Published October 11, 2016
Toyota is casting doubt on a California man's claim that his Prius sped out of control on a California freeway, saying Monday that it found "significant inconsistencies" between the the man's story and the company's preliminary findings.
The car's accelerator pedal was tested and found to be working normally, and a backup safety system also worked properly, Toyota spokesman Mike Michaels said during a news conference.
"Toyota believes there are significant inconsistences," Michaels said. "To say this incident was sensationalized would be an enormous understatement."
The driver, James Sikes, called 911 on March 8 to report that his 2008 Toyota Prius suddenly accelerated to 94 mph on a freeway near San Diego. The incident ended when Sikes stopped the car with help from a California Highway Patrol officer.
Toyota said Monday that its preliminary investigation into the alleged malfunction showed that the shift lever worked normally and neutral could be selected. Michaels said the neutral position is clearly marked and can be easily engaged by moving the lever left to the "N" marking.
He also said there were no diagnostic trouble codes found in the power management computer, nor was the dashboard malfunction indicator light activated. The hybrid self-diagnostic system, however, showed evidence of numerous, rapidly repeated on-and-off applications of both the accelerator and the brake pedals.
The automaker added that the front brakes showed severe wear and damage from overheating but the rear brakes and parking brake were in good condition.
John Gomez, an attorney for Sikes, said over the weekend that it's insignificant and not surprising that investigators could not replicate the incident.
"They have never been able to replicate an incident of sudden acceleration. Mr. Sikes never had a problem in the three years he owned this vehicle," he said Sunday.
"This problem is sort of a ghost in the machine that is the Toyota system," Gomez said. "It doesn't leave a fault code, it doesn't leave a footprint and you can't make it happen upon demand."
But Kurt Bardella, a spokesman for U.S. Rep. Darrell Issa, R-Calif., said the failure to duplicate the stuck accelerator, along with a vehicle design to prevent such occurrences, raises questions about the driver's story.
"We're not saying Mr. Sikes is wrong or that he lied, we're saying that questions have arisen in the investigation," Bardella said.
The National Highway Traffic Safety Administration is looking into claims from more than 60 Toyota owners that their vehicles continue to accelerate unexpectedly despite having their vehicles repaired.
Technicians with the NHTSA and Toyota could not duplicate what Sikes said he experienced March 8 on a mountainous but lightly traveled stretch of Interstate 8 east of San Diego, according to a congressional staffer's memo prepared for the House Committee on Oversight and Government Reform.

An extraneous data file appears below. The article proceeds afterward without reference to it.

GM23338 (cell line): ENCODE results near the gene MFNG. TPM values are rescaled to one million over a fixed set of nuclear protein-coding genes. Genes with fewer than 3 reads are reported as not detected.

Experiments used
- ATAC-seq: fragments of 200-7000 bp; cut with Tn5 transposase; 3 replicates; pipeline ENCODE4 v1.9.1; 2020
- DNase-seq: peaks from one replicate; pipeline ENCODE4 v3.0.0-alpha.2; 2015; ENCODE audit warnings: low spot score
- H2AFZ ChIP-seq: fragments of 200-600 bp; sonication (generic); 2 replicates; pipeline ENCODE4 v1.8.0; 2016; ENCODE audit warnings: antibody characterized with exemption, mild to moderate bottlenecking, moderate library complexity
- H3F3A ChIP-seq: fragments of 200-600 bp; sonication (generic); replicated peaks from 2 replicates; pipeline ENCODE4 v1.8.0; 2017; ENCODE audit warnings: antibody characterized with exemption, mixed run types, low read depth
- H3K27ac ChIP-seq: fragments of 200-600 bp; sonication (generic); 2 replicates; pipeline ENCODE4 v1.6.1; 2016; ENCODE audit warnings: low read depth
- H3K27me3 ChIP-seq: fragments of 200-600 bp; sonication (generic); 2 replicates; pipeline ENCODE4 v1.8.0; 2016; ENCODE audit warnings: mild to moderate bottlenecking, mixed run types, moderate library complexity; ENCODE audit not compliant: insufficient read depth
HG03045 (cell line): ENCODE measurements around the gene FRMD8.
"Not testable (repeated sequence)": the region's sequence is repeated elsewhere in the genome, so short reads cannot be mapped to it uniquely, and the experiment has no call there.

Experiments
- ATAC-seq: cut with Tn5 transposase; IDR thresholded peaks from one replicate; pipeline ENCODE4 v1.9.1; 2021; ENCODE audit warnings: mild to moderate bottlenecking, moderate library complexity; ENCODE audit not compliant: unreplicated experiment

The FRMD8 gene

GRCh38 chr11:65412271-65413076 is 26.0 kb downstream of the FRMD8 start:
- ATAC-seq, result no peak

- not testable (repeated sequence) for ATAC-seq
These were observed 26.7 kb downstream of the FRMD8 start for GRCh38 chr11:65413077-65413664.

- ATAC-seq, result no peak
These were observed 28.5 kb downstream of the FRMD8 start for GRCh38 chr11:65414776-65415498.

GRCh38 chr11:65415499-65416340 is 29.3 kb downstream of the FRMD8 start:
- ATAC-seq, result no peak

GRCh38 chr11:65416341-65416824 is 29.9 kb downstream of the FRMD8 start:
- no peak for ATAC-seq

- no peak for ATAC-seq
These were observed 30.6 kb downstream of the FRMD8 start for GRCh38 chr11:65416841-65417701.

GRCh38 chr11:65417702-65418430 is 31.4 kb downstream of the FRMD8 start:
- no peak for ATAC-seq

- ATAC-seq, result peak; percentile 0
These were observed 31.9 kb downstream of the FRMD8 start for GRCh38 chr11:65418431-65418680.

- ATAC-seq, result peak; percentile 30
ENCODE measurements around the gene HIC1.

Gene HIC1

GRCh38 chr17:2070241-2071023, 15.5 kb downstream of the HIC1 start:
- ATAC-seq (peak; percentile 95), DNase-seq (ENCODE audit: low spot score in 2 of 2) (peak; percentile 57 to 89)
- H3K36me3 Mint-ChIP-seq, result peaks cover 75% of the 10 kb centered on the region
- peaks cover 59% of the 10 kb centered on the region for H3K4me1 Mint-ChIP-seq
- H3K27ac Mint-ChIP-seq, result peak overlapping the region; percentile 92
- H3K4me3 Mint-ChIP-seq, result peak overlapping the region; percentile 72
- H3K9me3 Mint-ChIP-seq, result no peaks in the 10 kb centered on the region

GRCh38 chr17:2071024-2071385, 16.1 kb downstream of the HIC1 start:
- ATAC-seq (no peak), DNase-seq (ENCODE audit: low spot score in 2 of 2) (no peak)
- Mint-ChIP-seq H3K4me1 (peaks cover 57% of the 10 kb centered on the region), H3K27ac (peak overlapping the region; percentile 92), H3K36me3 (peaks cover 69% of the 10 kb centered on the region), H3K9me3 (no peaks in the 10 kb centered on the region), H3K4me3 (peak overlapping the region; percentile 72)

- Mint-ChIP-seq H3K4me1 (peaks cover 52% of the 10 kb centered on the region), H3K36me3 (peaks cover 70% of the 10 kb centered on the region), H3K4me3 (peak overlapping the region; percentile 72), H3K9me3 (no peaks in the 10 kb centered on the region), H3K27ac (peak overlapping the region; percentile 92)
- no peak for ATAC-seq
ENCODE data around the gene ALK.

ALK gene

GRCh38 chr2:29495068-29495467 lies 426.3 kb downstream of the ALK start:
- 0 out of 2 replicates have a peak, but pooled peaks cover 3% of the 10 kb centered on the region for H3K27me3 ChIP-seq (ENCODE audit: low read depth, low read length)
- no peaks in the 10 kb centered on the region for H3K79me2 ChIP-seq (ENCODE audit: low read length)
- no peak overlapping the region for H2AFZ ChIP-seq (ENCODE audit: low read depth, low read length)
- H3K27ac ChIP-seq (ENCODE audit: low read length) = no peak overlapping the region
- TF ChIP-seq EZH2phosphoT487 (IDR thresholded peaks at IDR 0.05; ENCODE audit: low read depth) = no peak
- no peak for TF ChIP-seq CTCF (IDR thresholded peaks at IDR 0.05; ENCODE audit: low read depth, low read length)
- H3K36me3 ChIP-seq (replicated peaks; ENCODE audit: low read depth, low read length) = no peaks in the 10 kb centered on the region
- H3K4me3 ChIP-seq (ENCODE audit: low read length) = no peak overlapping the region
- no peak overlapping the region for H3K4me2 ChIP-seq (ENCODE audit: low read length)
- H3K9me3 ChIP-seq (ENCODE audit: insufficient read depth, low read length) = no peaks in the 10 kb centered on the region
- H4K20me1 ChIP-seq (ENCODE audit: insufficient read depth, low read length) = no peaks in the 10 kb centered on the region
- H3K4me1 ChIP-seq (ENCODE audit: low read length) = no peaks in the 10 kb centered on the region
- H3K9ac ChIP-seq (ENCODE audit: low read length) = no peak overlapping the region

"Every time the technician placed the gas pedal to the floor and the brake pedal to the floor the engine shut off and the car immediately started to slow down," the memo read.
According to the memo, a Toyota official who was at the two-day inspection last week in suburban San Diego explained that an electric motor would "completely seize" if a system to shut off the gas when the brake is pressed fails, and there was no evidence to support that happened.
"In this case, knowing that we are able to push the car around the shop, it does not appear to be feasibly possible, both electronically and mechanically that his gas pedal was stuck to the floor and he was slamming on the brake at the same time," according to the memo.
Toyota has recalled millions of cars because of floor mats that can snag gas pedals or accelerators that can sometimes stick. Sikes' car was covered by the floor mat recall but not the one for sticky accelerators. He later told reporters that he tried to pull on the gas pedal during his harrowing ride, but it didn't "move at all."
The Prius is powered by two electric motor-generators and a small gasoline engine, all connected by transmission gears. A computer, which Toyota calls the "hybrid control computer" determines what combination of motors is needed and which would be most efficient.
Craig Hoff, a professor of mechanical engineering at Kettering University in Flint, Mich., said that for the Prius to accelerate out of control, at least two systems would have to fail simultaneously. They are the sensor signal that tracks the brake and gas pedal positions when the driver presses on them and the hybrid control computers.
"The chance of them both going wrong, plus the fact that the signal is bad, it just seems very, very, very remote," Hoff said. "Could it happen? Statistically, yes. But it just doesn't seem very likely."
Several events usually combine to cause problems with cars, and it's difficult to reproduce them, Hoff said.
"It's going to make it really hard to find, because you've got to line up the multiple effects," he said.
The congressional memo said both the front and rear brakes were worn and damaged by heat, consistent with Sikes saying that he stood on the brake pedal with both feet and was unable to stop the car. But if the fail-safe system worked properly, the brakes wouldn't have been damaged because power would have been cut to the wheels.
Gomez said the best evidence that his client was frantically slamming the brakes is that a California Highway Patrol officer who was giving Sikes instructions over a loudspeaker smelled burning brakes and saw the lights on.